You could argue that if there was one single thing that you would expect PMOs to be good at, it would be Metrics. After all, PMOs often exalt the mantra that 'the PMO is the single voice of truth!'.
But whilst most PMO analysts could tell you that CPI = EV/AC, and ROI = (Gain-Cost)/Cost, analysts seem to be far less savvy about the metrics that are important in agile environments. Well never fear - we've pulled together the definitive collection of Agile Metrics for your performance indicating pleasure.
Below, you will find details agile metrics used to track flow, quality and even satisfaction. In short, this page contains everything you need to know about agile metrics. Whether you teams are using Scrum, Kanban or another agile framework, you’ve come to the right place.
What are Agile Metrics used for?
If you are a PMO person and are looking at Agile teams, it may be tempting to start pulling data to start to assess and compare teams. But what you will discover as you read down this page is that it is not easy to compare teams using agile metrics. A piece of work that is ‘1 story point’ for one team, may well be ‘3 story points’ for another. A team that is completing 40 story points per week is not necessarily better than a team completing 10 story points per week. This is because the definition of a story point is one that is unique to the team. Other attempts to measure productivity can also backfire. It used to be common to measure lines of code written. But when this is used as a performance or productivity metric, we quickly see a decline in the quality of code. Quantity begins to win out over quality, which is the exact opposite of what we would want to achieve.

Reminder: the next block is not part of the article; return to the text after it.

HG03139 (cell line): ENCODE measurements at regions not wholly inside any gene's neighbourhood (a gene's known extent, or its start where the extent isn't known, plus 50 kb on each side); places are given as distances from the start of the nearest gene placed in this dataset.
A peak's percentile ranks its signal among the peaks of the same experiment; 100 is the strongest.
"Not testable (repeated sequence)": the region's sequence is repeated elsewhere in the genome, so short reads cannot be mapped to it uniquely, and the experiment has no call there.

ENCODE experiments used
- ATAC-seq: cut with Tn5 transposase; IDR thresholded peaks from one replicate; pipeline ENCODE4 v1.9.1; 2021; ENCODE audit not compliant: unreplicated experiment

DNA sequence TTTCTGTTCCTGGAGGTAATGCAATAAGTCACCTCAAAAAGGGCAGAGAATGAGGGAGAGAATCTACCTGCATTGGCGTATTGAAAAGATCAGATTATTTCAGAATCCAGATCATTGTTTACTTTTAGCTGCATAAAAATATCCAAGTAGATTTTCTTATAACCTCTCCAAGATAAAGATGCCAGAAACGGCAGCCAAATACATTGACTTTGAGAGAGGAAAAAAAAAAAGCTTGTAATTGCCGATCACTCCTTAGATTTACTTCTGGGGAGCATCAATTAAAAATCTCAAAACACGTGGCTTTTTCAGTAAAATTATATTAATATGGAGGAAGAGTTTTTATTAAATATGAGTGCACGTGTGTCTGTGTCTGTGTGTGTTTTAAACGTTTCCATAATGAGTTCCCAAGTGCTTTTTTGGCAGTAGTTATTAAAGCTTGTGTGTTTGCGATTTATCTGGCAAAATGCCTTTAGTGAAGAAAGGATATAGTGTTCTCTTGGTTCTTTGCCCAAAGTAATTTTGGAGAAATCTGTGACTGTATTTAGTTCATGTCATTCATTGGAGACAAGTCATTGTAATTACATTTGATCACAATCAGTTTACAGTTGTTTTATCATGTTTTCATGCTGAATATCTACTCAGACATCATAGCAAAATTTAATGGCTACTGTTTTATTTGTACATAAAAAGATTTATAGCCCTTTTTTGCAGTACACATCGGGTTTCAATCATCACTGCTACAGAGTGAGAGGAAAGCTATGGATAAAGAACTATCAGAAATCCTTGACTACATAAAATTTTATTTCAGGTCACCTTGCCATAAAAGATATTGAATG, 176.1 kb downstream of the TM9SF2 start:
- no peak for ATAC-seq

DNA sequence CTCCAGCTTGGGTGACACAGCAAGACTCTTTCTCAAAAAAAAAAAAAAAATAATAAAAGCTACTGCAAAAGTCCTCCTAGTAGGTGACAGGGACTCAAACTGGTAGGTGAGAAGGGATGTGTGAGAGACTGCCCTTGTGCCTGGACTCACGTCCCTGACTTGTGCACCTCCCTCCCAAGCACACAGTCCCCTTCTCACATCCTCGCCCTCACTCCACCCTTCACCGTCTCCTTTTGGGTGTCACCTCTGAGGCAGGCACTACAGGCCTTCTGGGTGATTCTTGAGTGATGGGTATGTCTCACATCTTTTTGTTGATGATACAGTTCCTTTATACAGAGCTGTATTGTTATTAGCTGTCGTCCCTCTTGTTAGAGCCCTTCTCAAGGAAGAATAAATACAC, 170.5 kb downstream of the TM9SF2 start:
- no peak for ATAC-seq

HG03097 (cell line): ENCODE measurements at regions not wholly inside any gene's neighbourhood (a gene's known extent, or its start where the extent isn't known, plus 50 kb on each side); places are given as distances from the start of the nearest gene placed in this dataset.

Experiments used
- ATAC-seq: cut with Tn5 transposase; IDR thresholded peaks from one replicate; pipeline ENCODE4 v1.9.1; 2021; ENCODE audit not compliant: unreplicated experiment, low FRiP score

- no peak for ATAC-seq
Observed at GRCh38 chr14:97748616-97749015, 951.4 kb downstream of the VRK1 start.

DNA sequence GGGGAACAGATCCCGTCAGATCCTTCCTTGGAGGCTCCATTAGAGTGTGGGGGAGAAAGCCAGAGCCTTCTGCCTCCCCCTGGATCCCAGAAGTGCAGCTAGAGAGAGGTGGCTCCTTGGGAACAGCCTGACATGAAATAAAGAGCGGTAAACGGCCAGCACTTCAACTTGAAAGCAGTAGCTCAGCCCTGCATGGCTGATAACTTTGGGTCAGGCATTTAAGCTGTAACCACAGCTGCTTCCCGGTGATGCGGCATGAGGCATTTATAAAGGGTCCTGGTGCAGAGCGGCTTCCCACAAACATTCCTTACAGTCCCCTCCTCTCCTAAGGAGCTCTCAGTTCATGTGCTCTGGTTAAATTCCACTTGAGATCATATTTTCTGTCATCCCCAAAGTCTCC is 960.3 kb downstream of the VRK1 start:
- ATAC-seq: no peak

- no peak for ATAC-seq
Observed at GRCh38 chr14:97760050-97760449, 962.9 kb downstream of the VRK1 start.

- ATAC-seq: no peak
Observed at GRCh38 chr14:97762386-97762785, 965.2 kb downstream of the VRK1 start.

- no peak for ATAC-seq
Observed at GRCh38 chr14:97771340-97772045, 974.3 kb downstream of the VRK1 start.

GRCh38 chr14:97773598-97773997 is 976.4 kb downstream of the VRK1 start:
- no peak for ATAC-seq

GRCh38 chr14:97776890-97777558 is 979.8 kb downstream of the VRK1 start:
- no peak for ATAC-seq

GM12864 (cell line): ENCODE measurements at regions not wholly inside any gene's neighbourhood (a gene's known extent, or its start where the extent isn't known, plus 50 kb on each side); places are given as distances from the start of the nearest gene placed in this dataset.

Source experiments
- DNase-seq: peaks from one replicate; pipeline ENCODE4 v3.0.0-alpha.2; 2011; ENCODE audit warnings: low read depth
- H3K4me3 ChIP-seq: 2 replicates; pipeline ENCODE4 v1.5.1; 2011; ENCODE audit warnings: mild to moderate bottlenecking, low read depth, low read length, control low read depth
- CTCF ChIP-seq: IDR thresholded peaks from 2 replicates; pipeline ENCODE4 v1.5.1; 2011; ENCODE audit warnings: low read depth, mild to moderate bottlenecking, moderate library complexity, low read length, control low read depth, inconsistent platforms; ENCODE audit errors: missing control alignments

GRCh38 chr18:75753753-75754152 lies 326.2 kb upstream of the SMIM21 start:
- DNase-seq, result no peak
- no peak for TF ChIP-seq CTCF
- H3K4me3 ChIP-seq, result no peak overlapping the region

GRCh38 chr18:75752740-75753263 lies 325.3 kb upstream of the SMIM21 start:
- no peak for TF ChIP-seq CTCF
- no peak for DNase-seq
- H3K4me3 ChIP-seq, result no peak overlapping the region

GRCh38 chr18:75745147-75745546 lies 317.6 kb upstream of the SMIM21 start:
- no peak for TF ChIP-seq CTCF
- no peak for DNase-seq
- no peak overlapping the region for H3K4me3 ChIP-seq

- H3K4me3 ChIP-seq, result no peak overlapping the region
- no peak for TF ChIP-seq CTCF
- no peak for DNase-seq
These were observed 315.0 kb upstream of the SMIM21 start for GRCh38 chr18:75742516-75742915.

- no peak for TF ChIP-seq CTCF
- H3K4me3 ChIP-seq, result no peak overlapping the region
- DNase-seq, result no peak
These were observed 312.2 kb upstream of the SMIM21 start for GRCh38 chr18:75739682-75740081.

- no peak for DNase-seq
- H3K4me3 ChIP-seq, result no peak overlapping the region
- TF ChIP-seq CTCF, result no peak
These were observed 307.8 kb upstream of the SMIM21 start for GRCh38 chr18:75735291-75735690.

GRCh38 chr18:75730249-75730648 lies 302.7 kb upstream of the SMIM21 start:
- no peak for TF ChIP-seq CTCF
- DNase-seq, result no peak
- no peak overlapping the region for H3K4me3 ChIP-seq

With agile teams, we are looking to satisfy customers through the continuous delivery of valuable software. That isn’t something I’ve just made up - it is lifted from the 12 principles behind the Agile Manifesto. In fact, the principles behind the Agile Manifesto make several statements can be translated into measures. Let’s take a look at some of those principles:
Deliver working software frequently, from a couple of weeks to a couple of months, with a preference to the shorter timescale. Agile teams should be delivery software frequently. When the Agile Manifesto was written, the idea of delivering every couple of weeks seemed radical, but many software teams are now delivering software to production multiple times per day.
Business people and developers must work together daily throughout the project. Collaboration is key for agile teams. If the development team are not engaged closely with the business, then they are less likely to deliver software that lives up to expectations. This engagement can be measured easily by observing attendance and engagement at key meetings and ceremonies, such as sprint reviews and showcases.
Build projects around motivated individuals. Give them the environment and support they need, and trust them to get the job done. How motivated are your people? There are many ways of assessing this, but the simplest way is often simply to ask the team. If you have a good trust relationship, they will usually tell you.
Working software is the primary measure of progress. Rather than focusing on stage gates and other milestones, the primary measure is the delivery of software that actually does the job.
Agile processes promote sustainable development. The sponsors, developers, and users should be able to maintain a constant pace indefinitely. We talked about motivated individuals earlier - we also want them to work in a sustainable fashion. Teams who are coming in early, leaving late and working weekends are likely to burn-out and are not adhering to the agile principles. Ensuring the teams are maintaining a constant and sustainable pace is a key measure within agile.